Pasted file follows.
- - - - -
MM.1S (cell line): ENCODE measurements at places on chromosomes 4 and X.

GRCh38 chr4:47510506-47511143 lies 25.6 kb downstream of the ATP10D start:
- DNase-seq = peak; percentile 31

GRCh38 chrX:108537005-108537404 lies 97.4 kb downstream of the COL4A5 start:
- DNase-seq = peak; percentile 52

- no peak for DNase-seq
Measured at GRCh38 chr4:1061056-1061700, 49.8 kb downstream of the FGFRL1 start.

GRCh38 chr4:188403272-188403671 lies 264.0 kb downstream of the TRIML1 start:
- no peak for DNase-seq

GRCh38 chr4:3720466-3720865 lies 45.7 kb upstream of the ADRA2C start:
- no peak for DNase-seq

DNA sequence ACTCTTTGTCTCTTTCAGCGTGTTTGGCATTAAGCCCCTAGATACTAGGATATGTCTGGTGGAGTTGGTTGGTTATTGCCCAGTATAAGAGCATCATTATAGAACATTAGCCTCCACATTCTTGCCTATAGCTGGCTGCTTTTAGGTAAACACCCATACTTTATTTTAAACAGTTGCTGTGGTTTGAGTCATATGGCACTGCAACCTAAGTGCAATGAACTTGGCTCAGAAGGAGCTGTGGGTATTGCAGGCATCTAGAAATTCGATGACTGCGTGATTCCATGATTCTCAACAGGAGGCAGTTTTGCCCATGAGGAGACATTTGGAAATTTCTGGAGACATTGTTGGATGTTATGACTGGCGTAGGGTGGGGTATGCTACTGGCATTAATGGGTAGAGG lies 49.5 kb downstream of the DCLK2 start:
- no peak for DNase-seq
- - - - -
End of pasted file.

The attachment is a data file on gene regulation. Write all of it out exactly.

MM.1S (cell line): ENCODE measurements at places on chromosomes 4 and X.

GRCh38 chr4:47510506-47511143 lies 25.6 kb downstream of the ATP10D start:
- DNase-seq = peak; percentile 31

GRCh38 chrX:108537005-108537404 lies 97.4 kb downstream of the COL4A5 start:
- DNase-seq = peak; percentile 52

- no peak for DNase-seq
Measured at GRCh38 chr4:1061056-1061700, 49.8 kb downstream of the FGFRL1 start.

GRCh38 chr4:188403272-188403671 lies 264.0 kb downstream of the TRIML1 start:
- no peak for DNase-seq

GRCh38 chr4:3720466-3720865 lies 45.7 kb upstream of the ADRA2C start:
- no peak for DNase-seq

DNA sequence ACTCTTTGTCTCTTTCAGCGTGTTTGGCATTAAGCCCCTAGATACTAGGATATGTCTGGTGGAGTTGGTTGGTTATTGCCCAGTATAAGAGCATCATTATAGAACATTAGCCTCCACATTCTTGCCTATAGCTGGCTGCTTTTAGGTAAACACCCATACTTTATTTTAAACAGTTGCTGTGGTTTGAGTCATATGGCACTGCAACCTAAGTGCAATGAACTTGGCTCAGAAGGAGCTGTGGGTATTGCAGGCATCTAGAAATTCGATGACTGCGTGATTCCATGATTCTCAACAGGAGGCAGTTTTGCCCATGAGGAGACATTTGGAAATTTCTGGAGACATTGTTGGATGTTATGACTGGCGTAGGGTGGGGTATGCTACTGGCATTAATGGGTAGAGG lies 49.5 kb downstream of the DCLK2 start:
- no peak for DNase-seq